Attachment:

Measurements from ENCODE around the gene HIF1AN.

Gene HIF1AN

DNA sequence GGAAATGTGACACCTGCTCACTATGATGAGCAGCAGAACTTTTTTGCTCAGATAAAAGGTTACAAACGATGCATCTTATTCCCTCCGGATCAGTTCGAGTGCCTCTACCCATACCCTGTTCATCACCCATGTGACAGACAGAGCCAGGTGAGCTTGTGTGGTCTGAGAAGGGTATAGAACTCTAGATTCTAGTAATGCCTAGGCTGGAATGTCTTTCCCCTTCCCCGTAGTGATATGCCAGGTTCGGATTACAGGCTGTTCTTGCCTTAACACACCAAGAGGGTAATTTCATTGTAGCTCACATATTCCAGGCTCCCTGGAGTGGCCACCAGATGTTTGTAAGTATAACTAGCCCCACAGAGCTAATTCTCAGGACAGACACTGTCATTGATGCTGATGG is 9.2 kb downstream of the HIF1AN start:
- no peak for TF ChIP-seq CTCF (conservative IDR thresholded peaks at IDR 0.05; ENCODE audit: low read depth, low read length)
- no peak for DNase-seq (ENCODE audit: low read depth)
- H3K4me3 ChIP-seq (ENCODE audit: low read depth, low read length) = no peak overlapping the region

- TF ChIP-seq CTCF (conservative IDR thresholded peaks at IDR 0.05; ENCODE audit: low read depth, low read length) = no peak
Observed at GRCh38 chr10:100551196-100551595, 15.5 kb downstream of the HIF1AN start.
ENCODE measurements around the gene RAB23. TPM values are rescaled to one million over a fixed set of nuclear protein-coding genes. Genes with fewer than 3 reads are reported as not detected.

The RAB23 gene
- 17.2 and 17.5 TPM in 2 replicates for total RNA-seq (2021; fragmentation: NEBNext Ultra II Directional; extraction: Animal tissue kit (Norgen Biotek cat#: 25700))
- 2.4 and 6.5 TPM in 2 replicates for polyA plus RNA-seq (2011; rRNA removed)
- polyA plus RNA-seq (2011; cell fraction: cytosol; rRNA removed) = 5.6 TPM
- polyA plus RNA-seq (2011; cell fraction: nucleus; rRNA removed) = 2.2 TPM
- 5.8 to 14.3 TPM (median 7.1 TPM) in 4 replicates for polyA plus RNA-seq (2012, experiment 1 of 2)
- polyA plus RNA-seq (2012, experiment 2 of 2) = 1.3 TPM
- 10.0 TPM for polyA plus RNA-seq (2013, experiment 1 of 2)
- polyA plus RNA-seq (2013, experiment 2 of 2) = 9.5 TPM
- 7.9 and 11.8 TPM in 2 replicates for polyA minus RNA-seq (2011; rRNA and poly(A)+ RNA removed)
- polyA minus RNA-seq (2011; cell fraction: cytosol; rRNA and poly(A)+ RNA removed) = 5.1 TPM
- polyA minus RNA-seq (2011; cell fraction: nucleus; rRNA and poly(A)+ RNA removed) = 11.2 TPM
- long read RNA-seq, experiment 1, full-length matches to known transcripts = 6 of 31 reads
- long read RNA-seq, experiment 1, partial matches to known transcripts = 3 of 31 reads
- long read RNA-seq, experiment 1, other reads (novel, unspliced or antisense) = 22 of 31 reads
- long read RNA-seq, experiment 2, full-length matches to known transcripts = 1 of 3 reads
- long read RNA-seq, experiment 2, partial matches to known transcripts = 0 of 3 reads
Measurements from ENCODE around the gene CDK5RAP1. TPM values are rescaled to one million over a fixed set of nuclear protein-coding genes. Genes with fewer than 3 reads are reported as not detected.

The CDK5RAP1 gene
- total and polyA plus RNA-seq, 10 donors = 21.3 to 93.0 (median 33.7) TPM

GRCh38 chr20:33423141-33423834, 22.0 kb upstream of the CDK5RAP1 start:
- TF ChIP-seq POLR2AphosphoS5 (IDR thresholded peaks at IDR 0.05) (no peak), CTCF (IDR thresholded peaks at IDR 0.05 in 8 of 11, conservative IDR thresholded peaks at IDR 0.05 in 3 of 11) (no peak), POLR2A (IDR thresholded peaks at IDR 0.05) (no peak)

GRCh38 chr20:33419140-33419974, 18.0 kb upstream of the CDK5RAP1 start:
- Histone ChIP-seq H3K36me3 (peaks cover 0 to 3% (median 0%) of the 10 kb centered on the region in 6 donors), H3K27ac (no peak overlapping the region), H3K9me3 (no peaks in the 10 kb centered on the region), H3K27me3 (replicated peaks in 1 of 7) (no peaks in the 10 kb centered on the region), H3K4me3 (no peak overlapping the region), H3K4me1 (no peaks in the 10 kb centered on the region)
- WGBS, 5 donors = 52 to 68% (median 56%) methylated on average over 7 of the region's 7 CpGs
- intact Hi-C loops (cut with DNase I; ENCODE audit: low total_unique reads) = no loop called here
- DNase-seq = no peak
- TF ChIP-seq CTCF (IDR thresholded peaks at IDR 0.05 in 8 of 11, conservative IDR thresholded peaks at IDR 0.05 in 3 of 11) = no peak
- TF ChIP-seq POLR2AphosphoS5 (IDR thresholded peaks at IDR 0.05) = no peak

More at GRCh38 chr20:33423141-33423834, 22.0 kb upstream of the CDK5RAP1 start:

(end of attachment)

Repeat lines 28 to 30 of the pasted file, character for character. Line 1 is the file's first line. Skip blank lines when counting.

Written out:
The CDK5RAP1 gene
- total and polyA plus RNA-seq, 10 donors = 21.3 to 93.0 (median 33.7) TPM

GRCh38 chr20:33423141-33423834, 22.0 kb upstream of the CDK5RAP1 start: